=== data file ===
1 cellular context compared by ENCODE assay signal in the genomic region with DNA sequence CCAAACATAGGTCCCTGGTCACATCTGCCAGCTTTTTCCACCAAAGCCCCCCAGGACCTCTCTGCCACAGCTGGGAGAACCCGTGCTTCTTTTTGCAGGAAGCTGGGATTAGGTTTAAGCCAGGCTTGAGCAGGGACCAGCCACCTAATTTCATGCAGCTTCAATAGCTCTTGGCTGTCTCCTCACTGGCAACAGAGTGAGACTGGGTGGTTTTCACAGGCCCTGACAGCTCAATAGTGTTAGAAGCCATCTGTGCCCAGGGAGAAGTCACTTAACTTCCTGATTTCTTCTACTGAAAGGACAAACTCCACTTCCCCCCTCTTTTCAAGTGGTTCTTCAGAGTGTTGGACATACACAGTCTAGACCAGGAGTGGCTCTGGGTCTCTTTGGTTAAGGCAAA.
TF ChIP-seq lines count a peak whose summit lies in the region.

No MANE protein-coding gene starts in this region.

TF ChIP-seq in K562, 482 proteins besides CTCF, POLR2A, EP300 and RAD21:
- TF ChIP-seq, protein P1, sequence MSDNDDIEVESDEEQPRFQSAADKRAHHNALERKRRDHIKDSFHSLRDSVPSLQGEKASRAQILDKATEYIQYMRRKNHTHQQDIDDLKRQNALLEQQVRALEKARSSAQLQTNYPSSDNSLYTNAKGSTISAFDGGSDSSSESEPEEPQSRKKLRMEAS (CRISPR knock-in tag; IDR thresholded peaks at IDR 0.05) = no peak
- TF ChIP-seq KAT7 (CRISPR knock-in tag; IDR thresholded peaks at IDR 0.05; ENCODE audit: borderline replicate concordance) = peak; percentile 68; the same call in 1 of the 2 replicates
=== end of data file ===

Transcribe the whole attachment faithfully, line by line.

1 cellular context compared by ENCODE assay signal in the genomic region with DNA sequence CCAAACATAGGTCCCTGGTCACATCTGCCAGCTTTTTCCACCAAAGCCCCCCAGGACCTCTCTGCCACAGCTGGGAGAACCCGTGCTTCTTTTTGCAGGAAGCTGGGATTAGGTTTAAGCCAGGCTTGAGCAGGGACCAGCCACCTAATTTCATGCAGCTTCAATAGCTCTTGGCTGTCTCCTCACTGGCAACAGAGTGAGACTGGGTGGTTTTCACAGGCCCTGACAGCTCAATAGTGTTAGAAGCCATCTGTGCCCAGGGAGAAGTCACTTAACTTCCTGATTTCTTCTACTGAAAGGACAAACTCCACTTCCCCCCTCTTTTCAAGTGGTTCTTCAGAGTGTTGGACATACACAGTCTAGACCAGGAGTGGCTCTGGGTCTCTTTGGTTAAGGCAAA.
TF ChIP-seq lines count a peak whose summit lies in the region.

No MANE protein-coding gene starts in this region.

TF ChIP-seq in K562, 482 proteins besides CTCF, POLR2A, EP300 and RAD21:
- TF ChIP-seq, protein P1, sequence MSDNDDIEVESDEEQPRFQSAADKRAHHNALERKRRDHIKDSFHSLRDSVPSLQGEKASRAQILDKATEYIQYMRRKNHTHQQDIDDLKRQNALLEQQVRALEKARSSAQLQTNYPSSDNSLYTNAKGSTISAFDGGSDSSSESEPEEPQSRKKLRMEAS (CRISPR knock-in tag; IDR thresholded peaks at IDR 0.05) = no peak
- TF ChIP-seq KAT7 (CRISPR knock-in tag; IDR thresholded peaks at IDR 0.05; ENCODE audit: borderline replicate concordance) = peak; percentile 68; the same call in 1 of the 2 replicates